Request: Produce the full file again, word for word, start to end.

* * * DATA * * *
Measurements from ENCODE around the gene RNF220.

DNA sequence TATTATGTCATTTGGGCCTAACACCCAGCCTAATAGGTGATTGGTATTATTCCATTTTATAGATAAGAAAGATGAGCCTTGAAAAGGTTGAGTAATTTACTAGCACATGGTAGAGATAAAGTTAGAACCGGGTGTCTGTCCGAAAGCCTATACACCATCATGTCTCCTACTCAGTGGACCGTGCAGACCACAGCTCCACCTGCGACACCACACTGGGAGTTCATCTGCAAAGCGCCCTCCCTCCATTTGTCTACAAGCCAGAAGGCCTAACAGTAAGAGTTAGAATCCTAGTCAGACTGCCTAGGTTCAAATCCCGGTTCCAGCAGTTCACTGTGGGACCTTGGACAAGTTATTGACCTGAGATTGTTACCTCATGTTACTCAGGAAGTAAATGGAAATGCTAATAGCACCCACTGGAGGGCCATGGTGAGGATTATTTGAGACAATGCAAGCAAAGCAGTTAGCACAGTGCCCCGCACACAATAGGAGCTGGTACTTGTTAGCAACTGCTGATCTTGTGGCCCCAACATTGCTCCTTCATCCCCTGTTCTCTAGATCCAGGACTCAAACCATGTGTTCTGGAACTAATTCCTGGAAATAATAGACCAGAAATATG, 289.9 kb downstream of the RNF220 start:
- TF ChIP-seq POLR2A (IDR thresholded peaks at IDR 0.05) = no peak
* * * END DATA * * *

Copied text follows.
Measurements from ENCODE around the gene RNF220.

DNA sequence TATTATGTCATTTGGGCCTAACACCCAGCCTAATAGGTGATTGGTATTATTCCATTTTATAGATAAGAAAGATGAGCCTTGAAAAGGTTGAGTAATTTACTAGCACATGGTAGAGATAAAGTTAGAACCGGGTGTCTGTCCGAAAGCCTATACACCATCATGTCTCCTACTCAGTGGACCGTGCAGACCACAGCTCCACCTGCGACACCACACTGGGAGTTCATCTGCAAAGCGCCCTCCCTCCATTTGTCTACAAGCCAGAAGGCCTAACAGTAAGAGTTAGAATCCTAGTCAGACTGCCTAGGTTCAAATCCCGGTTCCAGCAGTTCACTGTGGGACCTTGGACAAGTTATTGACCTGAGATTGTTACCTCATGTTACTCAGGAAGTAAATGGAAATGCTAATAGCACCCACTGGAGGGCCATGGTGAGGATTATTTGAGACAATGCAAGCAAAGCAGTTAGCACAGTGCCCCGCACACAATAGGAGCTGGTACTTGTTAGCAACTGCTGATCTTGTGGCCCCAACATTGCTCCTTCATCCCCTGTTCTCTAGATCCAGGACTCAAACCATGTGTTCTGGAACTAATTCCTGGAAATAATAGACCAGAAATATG, 289.9 kb downstream of the RNF220 start:
- TF ChIP-seq POLR2A (IDR thresholded peaks at IDR 0.05) = no peak